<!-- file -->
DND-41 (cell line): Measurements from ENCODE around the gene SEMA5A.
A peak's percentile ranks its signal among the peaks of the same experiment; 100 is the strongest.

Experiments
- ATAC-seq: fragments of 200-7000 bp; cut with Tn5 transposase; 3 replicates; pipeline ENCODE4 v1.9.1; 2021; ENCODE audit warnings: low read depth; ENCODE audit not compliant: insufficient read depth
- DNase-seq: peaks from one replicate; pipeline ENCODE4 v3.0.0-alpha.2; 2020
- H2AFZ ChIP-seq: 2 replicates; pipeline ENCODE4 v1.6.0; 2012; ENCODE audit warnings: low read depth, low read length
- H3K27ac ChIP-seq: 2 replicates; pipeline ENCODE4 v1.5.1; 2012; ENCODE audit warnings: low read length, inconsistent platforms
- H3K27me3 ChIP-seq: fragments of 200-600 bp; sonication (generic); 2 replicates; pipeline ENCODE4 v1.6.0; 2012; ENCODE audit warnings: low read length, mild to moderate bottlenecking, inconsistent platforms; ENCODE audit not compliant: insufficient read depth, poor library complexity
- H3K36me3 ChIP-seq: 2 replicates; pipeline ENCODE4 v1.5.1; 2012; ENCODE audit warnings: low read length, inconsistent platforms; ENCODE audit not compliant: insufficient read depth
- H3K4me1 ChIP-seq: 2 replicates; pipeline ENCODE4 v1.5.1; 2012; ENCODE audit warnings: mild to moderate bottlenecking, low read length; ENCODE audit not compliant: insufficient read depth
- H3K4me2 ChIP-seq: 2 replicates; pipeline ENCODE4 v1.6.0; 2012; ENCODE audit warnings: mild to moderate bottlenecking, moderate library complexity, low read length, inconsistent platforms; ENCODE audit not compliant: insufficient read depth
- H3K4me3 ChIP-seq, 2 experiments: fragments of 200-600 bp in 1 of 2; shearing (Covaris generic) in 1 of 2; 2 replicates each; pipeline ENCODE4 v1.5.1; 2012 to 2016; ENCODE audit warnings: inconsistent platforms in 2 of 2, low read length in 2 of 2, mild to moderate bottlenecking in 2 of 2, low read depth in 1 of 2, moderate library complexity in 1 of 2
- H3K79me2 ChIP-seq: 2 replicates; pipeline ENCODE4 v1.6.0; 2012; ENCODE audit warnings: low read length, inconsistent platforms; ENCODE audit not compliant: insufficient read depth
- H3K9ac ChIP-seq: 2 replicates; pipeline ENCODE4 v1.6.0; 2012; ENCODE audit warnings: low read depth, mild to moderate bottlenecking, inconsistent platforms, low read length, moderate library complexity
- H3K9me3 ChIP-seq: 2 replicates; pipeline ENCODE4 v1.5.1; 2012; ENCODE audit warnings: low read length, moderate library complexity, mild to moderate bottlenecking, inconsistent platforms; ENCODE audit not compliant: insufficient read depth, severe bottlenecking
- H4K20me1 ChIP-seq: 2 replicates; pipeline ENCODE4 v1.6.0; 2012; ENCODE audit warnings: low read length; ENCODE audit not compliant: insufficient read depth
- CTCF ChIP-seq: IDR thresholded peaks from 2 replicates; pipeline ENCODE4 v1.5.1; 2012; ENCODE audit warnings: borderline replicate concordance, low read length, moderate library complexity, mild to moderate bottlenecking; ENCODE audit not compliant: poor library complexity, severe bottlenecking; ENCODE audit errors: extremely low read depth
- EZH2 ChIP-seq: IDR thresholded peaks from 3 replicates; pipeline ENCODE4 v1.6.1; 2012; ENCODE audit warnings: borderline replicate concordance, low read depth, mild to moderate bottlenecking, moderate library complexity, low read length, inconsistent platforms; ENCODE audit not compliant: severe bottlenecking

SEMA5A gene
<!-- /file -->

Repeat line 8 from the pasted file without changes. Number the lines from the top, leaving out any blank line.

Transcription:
- H3K27me3 ChIP-seq: fragments of 200-600 bp; sonication (generic); 2 replicates; pipeline ENCODE4 v1.6.0; 2012; ENCODE audit warnings: low read length, mild to moderate bottlenecking, inconsistent platforms; ENCODE audit not compliant: insufficient read depth, poor library complexity